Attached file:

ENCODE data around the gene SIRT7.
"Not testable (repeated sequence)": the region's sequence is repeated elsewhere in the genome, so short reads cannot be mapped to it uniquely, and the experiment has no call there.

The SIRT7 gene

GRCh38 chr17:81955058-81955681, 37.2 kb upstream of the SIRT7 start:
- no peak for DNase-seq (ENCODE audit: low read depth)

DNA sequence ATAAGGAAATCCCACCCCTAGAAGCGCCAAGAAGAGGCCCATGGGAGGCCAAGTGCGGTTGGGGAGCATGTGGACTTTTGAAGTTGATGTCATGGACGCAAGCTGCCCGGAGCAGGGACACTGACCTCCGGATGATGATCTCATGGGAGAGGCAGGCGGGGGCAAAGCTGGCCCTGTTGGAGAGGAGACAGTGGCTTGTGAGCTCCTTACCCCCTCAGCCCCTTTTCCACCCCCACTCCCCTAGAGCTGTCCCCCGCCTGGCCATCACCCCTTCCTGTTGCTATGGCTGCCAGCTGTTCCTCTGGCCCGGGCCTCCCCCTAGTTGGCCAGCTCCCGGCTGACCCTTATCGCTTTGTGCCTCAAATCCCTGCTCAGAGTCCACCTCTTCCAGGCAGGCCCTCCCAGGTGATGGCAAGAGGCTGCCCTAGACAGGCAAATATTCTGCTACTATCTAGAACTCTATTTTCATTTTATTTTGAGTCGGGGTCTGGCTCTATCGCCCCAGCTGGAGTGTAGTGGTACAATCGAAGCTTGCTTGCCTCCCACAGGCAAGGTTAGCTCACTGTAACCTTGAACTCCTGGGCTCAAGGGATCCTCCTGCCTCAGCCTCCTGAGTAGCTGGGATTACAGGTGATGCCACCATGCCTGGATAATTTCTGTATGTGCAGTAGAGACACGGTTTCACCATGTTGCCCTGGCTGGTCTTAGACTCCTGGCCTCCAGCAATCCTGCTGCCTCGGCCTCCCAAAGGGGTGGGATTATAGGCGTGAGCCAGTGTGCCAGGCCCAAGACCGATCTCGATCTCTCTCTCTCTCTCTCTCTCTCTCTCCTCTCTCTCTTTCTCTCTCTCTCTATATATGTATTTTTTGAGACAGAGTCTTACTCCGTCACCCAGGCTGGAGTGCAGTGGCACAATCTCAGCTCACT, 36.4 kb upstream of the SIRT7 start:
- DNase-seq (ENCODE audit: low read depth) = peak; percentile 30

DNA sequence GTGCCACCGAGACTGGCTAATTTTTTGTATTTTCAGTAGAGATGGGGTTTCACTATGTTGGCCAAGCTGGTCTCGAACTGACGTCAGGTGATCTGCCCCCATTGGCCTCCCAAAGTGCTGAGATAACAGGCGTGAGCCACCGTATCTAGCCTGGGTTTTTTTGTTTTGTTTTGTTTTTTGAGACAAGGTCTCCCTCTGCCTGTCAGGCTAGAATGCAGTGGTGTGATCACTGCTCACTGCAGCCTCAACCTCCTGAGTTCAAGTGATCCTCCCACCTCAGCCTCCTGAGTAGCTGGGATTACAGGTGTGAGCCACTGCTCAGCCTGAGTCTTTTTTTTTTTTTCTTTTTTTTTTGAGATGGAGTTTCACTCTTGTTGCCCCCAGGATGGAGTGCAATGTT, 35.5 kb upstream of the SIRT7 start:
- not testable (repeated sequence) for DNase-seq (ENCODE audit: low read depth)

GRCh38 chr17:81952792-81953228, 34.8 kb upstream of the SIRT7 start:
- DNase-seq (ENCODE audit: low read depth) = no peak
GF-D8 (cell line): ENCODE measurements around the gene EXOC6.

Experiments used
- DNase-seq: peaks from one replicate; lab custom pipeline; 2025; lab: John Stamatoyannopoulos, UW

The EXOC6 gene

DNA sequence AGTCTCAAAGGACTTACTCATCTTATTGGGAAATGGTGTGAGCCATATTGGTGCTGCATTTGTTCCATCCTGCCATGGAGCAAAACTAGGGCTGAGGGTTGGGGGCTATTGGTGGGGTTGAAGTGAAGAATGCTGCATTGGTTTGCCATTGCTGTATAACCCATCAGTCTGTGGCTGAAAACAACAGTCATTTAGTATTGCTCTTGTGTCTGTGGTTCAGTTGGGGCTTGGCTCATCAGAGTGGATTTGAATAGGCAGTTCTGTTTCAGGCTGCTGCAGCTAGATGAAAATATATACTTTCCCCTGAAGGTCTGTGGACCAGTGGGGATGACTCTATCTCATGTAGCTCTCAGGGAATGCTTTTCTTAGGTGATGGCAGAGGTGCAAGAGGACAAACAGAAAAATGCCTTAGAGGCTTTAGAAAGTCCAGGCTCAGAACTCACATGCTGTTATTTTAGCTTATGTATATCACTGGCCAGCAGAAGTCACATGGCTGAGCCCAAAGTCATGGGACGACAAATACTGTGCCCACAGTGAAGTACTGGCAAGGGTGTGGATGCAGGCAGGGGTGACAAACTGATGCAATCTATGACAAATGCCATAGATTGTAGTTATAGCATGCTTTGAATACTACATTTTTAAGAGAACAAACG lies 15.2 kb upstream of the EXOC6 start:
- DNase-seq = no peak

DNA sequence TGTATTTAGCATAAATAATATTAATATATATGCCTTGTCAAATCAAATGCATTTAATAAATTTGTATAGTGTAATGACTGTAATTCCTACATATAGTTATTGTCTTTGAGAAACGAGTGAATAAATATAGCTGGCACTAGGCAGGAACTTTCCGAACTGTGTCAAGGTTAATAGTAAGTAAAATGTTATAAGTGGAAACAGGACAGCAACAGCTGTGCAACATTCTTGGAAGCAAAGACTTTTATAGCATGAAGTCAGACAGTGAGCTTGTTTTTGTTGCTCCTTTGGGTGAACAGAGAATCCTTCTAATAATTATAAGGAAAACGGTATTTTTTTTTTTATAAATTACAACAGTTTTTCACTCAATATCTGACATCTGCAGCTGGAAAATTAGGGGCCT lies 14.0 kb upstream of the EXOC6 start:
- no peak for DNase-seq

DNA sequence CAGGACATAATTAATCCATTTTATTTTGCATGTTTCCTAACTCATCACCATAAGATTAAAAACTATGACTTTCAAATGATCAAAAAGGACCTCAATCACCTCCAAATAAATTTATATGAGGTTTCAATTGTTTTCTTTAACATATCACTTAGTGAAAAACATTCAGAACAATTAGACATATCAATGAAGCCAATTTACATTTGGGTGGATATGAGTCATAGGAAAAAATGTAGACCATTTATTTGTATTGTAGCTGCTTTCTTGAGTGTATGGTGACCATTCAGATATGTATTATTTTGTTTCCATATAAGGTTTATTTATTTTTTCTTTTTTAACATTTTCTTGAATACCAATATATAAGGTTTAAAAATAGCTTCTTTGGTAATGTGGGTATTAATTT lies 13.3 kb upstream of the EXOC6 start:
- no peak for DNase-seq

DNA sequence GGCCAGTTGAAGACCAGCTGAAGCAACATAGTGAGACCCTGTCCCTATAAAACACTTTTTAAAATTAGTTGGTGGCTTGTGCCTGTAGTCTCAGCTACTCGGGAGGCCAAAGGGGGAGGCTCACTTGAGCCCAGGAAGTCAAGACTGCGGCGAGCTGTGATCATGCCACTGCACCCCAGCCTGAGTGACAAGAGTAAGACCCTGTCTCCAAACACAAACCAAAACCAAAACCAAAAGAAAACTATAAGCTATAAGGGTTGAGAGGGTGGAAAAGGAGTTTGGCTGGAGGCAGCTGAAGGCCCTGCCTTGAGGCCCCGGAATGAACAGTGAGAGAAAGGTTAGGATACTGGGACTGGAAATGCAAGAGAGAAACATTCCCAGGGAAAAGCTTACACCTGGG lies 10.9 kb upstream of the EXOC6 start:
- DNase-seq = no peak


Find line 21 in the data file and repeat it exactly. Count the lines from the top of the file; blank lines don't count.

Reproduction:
- no peak for DNase-seq